Billionaire Koch Brothers — Jane Mayer in the New Yorker

[My purpose in reposting this article is not to repeat the already well-documented evidence about efforts to coagulate a fascist movement.  The fact, however, that the efforts center around Barack Obama and use such patently ridiculous claims as Obama is a socialist and  Muslim should warn us that things aren’t exactly as they seem.  I don’t mean to argue that leaders in the so-called Tea Party Movement actually don’t believe what they are saying — some of them anyway. But if the jobs and economy problem is a matter of an infidel African-American, then all class issues are unimportant.  Instead, I’d argue we need to look beyond Obama’s skin color and religion — or for that matter Caroline Kennedy Schlossberg’s same attributes (see the article below to see why this reference) — to understand what is the key allegiance of Libertarian, Democrat and Republican alike in these times of economic crisis.  While they have  some differences among them, their fundamental interest is corporate and capitalist. This is one reason I have for staying away from critiques that focus on Obama, the individual.  But another is important to state as well.  The history of our country is written in the blood of slavery and its aftermath.  Any movement toward fascism in this country is built on that historical legacy and whoever is in position to implement fascism’s rise will use every excuse to accomplish its aim.  Elements of the Republican and Democratic Parties are coalescing around that movement now, and the convenient symbol they have is obvious.  He and his family occupy the white house, and if anyone doubts the Obamas still have a mass base, he or she should reexamine the election of two years ago and their continuing popularity, especially in African American areas of this country.  Read this article and do not underestimate the dangers — Lew Rosenbaum]

Covert Operations

The billionaire brothers who are waging a war against Obama.

by Jane Mayer August 30, 2010

David H. Koch in 1996. He and his brother Charles are lifelong libertarians and have quietly given more than a hundred million dollars to right-wing causes.

David H. Koch in 1996. He and his brother Charles are lifelong libertarians and have quietly given more than a hundred million dollars to right-wing causes.

On May 17th, a black-tie audience at the Metropolitan Opera House applauded as a tall, jovial-looking billionaire took the stage. It was the seventieth annual spring gala of American Ballet Theatre, and David H. Koch was being celebrated for his generosity as a member of the board of trustees; he had recently donated $2.5 million toward the company’s upcoming season, and had given many millions before that. Koch received an award while flanked by two of the gala’s co-chairs, Blaine Trump, in a peach-colored gown, and Caroline Kennedy Schlossberg, in emerald green. Kennedy’s mother, Jacqueline Kennedy Onassis, had been a patron of the ballet and, coincidentally, the previous owner of a Fifth Avenue apartment that Koch had bought, in 1995, and then sold, eleven years later, for thirty-two million dollars, having found it too small.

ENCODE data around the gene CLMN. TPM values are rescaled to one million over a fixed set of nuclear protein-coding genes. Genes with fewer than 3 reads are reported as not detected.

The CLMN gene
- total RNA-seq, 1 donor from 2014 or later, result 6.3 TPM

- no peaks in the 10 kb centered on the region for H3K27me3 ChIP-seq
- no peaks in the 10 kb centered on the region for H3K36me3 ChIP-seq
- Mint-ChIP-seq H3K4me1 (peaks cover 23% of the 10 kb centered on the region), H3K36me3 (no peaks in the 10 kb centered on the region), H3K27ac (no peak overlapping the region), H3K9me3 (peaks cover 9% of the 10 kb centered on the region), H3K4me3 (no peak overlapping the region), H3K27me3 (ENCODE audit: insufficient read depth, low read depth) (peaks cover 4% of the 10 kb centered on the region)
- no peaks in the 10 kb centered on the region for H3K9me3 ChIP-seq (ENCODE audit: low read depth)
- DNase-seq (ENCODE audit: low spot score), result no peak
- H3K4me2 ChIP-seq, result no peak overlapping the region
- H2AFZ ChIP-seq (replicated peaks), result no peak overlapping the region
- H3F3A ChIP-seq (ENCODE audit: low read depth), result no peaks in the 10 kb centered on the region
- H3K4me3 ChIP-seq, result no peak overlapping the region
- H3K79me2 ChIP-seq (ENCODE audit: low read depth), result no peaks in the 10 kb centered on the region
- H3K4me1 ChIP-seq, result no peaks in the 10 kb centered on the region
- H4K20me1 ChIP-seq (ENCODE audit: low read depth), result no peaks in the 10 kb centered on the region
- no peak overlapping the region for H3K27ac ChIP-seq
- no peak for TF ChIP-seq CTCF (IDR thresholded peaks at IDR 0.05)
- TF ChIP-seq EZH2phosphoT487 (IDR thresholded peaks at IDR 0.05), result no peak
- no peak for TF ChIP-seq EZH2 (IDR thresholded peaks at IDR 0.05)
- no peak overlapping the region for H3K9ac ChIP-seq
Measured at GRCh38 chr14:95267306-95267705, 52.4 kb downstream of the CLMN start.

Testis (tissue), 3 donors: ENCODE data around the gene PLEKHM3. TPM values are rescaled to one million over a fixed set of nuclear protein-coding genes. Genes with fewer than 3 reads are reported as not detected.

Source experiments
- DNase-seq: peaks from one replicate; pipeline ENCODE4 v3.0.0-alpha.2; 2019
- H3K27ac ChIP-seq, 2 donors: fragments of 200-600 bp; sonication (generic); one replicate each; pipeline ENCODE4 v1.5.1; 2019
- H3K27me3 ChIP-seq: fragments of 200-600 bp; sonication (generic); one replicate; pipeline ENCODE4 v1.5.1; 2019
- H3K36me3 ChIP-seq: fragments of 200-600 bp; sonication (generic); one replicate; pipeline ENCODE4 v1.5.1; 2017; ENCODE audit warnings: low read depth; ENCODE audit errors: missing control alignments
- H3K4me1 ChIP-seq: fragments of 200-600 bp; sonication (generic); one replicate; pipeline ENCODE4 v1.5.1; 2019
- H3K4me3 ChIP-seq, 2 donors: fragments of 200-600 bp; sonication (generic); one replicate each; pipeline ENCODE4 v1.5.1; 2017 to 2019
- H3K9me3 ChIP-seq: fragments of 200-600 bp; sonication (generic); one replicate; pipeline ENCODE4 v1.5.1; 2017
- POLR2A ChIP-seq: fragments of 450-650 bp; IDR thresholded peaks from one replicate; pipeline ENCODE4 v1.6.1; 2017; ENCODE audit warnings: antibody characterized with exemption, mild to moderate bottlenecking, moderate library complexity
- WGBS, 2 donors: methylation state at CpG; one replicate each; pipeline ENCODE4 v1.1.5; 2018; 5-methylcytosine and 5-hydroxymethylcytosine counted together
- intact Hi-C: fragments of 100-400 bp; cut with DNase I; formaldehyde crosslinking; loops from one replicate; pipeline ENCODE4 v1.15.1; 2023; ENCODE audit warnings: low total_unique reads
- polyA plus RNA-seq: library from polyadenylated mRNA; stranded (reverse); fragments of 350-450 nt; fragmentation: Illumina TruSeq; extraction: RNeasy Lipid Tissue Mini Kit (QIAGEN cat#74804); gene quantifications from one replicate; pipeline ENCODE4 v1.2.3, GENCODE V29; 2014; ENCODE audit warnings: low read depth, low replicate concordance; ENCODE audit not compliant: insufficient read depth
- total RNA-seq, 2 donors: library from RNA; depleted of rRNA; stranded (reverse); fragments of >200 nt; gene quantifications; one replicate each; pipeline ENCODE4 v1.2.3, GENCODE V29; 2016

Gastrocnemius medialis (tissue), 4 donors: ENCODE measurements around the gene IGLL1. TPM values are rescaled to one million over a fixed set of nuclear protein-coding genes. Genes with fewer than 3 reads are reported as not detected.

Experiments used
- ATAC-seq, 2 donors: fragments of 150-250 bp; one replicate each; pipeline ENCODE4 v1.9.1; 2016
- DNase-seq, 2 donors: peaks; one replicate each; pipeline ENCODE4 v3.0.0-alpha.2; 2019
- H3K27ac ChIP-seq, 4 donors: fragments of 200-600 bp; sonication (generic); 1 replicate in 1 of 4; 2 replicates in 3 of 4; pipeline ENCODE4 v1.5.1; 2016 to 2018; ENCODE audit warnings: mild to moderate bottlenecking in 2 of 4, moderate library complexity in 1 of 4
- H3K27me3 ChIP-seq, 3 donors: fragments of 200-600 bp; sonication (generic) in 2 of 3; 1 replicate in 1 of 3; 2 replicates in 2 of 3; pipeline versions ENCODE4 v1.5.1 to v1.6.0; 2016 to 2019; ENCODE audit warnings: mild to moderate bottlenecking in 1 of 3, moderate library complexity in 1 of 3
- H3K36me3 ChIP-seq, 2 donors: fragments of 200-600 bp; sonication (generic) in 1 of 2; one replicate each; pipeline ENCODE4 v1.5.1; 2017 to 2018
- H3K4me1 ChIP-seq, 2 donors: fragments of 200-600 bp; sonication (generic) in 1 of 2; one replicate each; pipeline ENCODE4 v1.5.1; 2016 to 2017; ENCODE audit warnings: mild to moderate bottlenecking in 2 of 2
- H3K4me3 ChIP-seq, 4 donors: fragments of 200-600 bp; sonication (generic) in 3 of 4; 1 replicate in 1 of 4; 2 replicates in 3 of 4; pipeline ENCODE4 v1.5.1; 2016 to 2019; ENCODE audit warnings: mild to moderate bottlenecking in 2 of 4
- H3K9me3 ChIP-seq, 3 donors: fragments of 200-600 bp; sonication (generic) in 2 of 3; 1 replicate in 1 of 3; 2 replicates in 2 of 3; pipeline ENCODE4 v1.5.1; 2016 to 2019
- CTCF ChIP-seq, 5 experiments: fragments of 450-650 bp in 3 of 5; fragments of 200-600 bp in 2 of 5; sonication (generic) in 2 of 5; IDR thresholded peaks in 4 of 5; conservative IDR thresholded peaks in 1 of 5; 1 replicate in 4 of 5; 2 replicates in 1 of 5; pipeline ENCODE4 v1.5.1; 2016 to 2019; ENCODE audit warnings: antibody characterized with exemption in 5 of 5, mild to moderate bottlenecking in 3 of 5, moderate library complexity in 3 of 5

The gala marked the social ascent of Koch, who, at the age of seventy, has become one of the city’s most prominent philanthropists. In 2008, he donated a hundred million dollars to modernize Lincoln Center’s New York State Theatre building, which now bears his name. He has given twenty million to the American Museum of Natural History, whose dinosaur wing is named for him. This spring, after noticing the decrepit state of the fountains outside the Metropolitan Museum of Art, Koch pledged at least ten million dollars for their renovation. He is a trustee of the museum, perhaps the most coveted social prize in the city, and serves on the board of Memorial Sloan-Kettering Cancer Center, where, after he donated more than forty million dollars, an endowed chair and a research center were named for him.

One dignitary was conspicuously absent from the gala: the event’s third honorary co-chair, Michelle Obama. Her office said that a scheduling conflict had prevented her from attending. Yet had the First Lady shared the stage with Koch it might have created an awkward tableau. In Washington, Koch is best known as part of a family that has repeatedly funded stealth attacks on the federal government, and on the Obama Administration in particular.

With his brother Charles, who is seventy-four, David Koch owns virtually all of Koch Industries, a conglomerate, headquartered in Wichita, Kansas, whose annual revenues are estimated to be a hundred billion dollars. The company has grown spectacularly since their father, Fred, died, in 1967, and the brothers took charge. The Kochs operate oil refineries in Alaska, Texas, and Minnesota, and control some four thousand miles of pipeline. Koch Industries owns Brawny paper towels, Dixie cups, Georgia-Pacific lumber, Stainmaster carpet, and Lycra, among other products. Forbes ranks it as the second-largest private company in the country, after Cargill, and its consistent profitability has made David and Charles Koch—who, years ago, bought out two other brothers—among the richest men in America. Their combined fortune of thirty-five billion dollars is exceeded only by those of Bill Gates and Warren Buffett.

The Kochs are longtime libertarians who believe in drastically lower personal and corporate taxes, minimal social services for the needy, and much less oversight of industry—especially environmental regulation. These views dovetail with the brothers’ corporate interests. In a study released this spring, . . .  Read more of this article here.


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